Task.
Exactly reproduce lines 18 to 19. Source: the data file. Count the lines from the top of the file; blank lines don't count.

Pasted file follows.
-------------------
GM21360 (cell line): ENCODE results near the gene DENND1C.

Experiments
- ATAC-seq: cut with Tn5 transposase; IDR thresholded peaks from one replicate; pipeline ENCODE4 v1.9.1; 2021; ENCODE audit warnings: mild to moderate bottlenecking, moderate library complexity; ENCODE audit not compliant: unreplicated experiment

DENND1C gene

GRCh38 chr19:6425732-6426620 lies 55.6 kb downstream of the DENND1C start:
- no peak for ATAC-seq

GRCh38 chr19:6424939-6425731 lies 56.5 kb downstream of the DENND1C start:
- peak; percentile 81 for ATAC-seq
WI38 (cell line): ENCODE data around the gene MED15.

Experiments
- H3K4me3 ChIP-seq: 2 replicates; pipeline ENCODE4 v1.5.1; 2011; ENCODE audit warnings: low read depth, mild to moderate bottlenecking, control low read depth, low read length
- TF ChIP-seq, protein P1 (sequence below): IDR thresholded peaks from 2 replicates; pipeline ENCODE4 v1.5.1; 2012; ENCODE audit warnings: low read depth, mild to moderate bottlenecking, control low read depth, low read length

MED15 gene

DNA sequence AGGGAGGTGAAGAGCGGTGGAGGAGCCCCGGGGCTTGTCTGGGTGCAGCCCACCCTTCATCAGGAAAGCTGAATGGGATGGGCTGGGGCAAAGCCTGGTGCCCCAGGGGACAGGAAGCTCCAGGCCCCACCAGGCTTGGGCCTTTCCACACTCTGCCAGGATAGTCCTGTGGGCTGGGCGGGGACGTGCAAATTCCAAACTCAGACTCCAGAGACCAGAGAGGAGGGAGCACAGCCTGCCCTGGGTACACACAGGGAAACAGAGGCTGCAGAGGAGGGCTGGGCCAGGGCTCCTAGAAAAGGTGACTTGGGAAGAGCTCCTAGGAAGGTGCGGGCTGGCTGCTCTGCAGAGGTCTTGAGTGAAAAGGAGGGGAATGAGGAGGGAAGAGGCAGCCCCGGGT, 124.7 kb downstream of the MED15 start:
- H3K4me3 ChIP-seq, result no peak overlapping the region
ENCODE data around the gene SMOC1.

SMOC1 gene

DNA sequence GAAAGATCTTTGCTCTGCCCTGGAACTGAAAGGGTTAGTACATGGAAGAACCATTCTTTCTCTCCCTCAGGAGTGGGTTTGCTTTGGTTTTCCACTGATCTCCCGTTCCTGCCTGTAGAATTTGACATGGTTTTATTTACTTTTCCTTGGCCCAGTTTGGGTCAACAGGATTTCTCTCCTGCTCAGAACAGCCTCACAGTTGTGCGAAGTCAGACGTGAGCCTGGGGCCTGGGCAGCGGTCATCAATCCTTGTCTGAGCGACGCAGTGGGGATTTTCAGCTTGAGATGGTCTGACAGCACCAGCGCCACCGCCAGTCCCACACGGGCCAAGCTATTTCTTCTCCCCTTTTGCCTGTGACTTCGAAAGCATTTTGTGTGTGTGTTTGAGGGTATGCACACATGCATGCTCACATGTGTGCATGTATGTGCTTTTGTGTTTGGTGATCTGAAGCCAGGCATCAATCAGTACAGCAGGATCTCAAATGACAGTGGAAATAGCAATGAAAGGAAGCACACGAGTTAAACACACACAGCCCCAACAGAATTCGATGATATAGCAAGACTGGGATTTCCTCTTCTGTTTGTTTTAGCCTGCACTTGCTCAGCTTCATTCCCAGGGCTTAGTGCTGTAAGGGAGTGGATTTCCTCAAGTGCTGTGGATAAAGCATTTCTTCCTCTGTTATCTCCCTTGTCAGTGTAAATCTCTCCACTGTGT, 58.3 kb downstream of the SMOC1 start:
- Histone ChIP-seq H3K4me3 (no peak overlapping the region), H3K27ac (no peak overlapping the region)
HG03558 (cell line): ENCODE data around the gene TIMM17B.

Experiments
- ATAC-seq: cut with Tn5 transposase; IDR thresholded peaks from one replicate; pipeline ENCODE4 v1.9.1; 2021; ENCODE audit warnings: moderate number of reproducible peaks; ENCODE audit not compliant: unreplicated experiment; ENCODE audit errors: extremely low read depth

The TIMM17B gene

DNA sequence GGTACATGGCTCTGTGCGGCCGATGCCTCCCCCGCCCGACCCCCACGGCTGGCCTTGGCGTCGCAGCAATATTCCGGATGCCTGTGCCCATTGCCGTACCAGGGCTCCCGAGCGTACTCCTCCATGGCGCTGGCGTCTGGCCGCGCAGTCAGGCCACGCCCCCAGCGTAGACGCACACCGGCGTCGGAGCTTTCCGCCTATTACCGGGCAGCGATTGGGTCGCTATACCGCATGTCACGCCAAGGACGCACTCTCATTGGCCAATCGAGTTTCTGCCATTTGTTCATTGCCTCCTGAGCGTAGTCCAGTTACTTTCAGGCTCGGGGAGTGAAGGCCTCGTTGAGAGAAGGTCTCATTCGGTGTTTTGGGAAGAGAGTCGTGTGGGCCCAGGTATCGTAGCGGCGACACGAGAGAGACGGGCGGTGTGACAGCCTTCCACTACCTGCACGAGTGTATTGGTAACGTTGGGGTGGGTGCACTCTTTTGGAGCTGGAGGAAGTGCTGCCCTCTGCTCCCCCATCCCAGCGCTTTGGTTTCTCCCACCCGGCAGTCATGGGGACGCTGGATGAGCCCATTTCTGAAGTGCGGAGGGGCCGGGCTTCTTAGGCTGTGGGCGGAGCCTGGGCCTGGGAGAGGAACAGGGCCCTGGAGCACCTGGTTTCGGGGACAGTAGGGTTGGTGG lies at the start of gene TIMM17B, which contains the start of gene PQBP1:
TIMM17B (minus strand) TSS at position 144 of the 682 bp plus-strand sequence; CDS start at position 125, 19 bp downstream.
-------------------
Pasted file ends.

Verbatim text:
DNA sequence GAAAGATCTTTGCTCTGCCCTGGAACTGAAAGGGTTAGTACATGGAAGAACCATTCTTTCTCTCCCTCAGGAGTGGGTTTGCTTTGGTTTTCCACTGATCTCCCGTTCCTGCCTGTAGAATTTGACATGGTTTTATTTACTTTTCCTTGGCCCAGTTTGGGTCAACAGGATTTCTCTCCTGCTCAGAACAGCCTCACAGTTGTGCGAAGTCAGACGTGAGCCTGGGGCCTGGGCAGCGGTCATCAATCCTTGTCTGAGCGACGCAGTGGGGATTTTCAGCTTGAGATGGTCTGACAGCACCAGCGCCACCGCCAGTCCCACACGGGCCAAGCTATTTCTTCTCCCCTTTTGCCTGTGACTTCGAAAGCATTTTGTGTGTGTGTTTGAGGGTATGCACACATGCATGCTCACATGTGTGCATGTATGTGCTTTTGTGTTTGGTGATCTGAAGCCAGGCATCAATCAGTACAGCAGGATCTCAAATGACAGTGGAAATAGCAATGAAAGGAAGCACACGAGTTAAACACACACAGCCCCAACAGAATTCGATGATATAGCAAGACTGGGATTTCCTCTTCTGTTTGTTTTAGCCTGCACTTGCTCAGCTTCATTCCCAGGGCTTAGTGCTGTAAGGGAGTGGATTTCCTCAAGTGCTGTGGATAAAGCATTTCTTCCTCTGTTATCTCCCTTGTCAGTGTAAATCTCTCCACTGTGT, 58.3 kb downstream of the SMOC1 start:
- Histone ChIP-seq H3K4me3 (no peak overlapping the region), H3K27ac (no peak overlapping the region)